About CELFFaculty, Fellows and StaffCalendar of EventsResearch & Working PapersWork-Family ResourcesHome

Working Mothers in Downwardly Mobile Vietnamese-American Households: Some Preliminary Findings and Hypotheses

April Leininger

UCLA Sloan Center on Everyday Lives of Families
Working Paper No. 3


Many recent immigrant and refugee families in the United States are dual-earner families and as such can provide informative cross-cultural comparisons of working family formations. This paper examines cultural variation in working mothers’ experience of multiple roles. First, this paper summarizes the culture-specific content and organization of Vietnamese American immigrant women’s roles (mother, breadwinner, and noi tuong [“household manager”]). Next, ethnographic and interview evidence are presented. This evidence suggests that: (1) Vietnamese American immigrant working mothers’ moment-to-moment goals are often ways of promoting the family’s success, (2) Vietnamese American immigrant working mothers’ most deeply internalized goals tend to be collective goals, and (3) Vietnamese American immigrant working mothers have more objective but less subjective role conflict. Based on these preliminary results, this paper argues that performing the breadwinner role does not give rise to conflict and guilt for Vietnamese-American working mothers in part because childcare is regularly performed by other family members (fathers, older siblings, grandparents, extended family members), but also because these women experience their breadwinning not as an intrinsically fulfilling pursuit, but as a means to the end of caring for their families. Finally, I examine the implications of cultural variation in the content, organization, and experience of roles for a cross-cultural view of cultural and psychological factors influencing how work and family are balanced. While many U.S. American women feel forced to choose whether “to love or to earn” (Christensen, 1988, p. xiv), Vietnamese cultural goals and social norms may enable Vietnamese immigrant mothers to experience earning as a way of loving.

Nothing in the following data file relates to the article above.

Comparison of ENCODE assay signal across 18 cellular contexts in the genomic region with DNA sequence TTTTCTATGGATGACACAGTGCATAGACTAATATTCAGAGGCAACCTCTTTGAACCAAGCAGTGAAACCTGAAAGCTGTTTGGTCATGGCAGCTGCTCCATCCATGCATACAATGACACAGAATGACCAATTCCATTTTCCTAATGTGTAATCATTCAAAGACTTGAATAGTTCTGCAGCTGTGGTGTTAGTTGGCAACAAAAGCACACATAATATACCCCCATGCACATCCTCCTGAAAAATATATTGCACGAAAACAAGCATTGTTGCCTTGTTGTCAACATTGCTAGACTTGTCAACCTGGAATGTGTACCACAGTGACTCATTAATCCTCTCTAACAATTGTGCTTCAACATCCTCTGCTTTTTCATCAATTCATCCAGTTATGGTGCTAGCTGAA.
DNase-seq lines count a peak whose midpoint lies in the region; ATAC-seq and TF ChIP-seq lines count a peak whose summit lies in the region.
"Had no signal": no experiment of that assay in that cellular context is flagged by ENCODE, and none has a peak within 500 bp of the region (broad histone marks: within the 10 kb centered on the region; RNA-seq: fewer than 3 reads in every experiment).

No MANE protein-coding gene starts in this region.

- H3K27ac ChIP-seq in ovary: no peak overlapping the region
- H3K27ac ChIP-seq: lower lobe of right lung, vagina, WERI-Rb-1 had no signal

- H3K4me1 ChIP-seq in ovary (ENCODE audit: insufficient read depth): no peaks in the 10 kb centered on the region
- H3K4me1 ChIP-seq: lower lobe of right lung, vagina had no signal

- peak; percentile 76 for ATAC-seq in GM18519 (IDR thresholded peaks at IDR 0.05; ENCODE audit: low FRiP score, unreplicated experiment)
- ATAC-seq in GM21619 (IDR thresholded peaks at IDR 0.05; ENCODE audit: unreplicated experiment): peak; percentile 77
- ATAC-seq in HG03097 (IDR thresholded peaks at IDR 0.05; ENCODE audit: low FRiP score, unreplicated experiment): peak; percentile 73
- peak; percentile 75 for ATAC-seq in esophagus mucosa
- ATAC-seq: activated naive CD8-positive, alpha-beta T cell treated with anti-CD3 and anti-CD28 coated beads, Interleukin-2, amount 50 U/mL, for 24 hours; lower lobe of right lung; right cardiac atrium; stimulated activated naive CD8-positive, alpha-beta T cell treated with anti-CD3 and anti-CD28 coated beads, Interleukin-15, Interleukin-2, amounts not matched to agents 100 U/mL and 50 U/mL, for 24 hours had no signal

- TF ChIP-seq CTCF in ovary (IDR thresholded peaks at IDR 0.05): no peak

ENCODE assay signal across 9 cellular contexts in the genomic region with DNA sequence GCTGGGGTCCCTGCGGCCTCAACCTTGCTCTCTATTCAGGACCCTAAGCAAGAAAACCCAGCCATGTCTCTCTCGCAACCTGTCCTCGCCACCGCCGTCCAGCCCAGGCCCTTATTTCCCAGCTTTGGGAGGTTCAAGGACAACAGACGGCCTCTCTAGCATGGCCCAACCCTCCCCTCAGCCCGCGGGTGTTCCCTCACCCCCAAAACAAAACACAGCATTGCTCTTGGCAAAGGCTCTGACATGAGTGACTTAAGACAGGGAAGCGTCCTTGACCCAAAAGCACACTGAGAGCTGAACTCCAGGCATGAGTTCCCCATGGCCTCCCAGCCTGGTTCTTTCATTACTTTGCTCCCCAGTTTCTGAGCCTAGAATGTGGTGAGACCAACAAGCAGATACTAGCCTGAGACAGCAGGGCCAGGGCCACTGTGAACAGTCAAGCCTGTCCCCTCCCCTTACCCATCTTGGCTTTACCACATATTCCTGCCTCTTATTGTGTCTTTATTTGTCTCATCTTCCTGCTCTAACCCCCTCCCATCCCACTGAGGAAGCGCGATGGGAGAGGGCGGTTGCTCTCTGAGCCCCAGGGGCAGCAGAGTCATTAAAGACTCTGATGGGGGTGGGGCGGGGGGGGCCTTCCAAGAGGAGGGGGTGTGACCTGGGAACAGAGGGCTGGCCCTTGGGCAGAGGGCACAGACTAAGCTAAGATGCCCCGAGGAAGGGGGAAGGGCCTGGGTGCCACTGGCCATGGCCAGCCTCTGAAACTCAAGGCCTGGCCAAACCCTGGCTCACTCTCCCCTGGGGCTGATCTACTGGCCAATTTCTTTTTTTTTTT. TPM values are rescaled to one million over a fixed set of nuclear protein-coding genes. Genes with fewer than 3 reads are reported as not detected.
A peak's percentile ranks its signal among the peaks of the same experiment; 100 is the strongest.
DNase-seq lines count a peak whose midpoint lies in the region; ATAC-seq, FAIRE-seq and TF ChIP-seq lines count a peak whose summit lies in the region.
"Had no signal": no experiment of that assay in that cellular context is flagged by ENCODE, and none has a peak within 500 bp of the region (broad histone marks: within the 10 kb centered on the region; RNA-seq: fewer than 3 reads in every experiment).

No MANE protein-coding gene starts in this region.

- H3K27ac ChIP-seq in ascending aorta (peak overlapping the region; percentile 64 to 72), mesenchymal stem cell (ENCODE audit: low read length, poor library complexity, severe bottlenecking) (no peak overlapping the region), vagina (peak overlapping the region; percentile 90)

Home | About Us | Faculty, Fellows & Staff | Calendar of Events
Research & Working Papers | Work-Family Resources